The door is red, her favourite colour. Well, no. Pink is, but she’d be damned if the whole neighbourhood whispered remarks about a pink door. They already made remarks about the garden. Good ones, but still. Indeed, a realtor or two have called and made offers on the house in the past based on her splendid garden. So, red it is, as it is a more normal colour, and more pleasing against the house’s rocky façade.

However, they’ve never stepped past that quirky red door, now, have they. The house is a landmark because of it. “Go to XYZ Street and look for a red door. You can’t miss it.” And they don’t. Good scavengers. And then some of them go in, and suddenly you can see their discomfort at the sheer density pressing in on them. They don’t want to touch a thing in fear that they’ll break something precious. It’s a house of fragile thing upon fragile thing next to fragile thing: memories of decades past, souvenirs from past travels, collections of whatsits, and visible manifestations of passing attachments. They think they’ve walked into a museum curated by a staunchly clean but all-too-disorderly woman. It’s a mess of tastes, of things that don’t belong together, of things that swallow each other worse than a baroque décor would ever hope to do.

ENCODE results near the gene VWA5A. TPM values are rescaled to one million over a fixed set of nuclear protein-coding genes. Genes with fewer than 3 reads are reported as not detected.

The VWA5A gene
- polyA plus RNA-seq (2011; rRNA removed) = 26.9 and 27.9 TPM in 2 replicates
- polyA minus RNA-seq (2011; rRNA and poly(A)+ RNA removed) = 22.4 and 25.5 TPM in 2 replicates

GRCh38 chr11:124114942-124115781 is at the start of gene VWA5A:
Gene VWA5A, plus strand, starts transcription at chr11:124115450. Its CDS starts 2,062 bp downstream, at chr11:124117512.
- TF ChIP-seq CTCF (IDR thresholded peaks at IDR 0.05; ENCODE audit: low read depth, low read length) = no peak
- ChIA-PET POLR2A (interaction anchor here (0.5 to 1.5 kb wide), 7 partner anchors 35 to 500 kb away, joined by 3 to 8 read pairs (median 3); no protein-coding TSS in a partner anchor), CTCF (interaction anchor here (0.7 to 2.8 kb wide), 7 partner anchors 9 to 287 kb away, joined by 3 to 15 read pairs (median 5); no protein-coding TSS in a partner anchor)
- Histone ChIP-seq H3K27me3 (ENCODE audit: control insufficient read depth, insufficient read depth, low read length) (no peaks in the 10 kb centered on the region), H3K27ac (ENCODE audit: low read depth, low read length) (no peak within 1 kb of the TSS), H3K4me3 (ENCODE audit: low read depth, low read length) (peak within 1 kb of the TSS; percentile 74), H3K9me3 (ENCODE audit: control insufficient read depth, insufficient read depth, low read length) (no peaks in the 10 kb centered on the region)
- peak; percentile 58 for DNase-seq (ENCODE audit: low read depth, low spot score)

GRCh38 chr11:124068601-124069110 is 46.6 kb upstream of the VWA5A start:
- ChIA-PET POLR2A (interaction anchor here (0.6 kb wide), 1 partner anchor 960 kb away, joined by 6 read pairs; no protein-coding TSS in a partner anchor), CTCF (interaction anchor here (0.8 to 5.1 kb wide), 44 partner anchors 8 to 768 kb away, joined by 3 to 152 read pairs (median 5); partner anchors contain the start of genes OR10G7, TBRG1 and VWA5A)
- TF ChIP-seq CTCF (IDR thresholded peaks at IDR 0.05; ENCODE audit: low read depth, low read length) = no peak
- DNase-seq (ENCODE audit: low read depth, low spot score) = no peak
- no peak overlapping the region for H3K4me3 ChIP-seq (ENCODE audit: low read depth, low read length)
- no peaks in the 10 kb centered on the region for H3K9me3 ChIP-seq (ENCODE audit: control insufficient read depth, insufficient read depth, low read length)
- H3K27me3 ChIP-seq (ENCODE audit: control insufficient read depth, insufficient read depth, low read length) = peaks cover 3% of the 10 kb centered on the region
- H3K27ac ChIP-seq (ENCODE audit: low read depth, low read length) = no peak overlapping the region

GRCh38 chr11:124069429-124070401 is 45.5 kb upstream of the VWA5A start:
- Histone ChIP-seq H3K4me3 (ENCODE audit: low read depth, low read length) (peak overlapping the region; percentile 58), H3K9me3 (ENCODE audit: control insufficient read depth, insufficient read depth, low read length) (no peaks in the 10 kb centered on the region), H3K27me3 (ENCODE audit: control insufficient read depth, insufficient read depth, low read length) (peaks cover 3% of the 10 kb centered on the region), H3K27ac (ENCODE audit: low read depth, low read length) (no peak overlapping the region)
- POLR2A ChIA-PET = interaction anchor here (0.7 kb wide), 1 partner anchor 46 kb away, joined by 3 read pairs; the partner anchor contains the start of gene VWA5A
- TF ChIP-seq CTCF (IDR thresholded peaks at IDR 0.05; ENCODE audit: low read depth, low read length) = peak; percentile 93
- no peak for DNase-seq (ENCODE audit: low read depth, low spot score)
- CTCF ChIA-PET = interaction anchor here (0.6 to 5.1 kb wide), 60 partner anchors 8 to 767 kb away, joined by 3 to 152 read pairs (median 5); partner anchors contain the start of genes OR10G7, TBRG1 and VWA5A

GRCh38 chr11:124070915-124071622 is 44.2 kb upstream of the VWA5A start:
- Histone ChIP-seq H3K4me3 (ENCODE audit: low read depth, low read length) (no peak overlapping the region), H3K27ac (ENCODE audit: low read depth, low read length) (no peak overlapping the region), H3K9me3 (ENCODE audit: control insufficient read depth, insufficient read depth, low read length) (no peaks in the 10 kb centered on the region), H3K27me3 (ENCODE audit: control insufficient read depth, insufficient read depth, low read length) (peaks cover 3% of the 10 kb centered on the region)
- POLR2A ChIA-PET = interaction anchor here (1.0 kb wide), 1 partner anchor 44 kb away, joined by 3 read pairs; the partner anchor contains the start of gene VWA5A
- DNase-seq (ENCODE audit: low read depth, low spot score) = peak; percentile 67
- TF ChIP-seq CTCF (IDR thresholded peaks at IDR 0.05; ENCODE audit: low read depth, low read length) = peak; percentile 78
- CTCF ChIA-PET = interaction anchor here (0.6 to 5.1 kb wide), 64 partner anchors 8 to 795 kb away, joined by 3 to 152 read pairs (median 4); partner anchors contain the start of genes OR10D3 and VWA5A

It’s obvious upon their faces, what they think. Sometimes they’ll even whisper it in confidence so she doesn’t hear. But the others who dwell within this red-doored house often do, and swallow their tongues and let her reign over her kingdom of things because, somehow, being surrounded thus is, sadly, the only thing that comforts her in this harsh, harsh world that doesn’t understand her. They, also sadly, continue to slowly be eaten alive by this fenced clean mess that weighs heavily upon their hearts.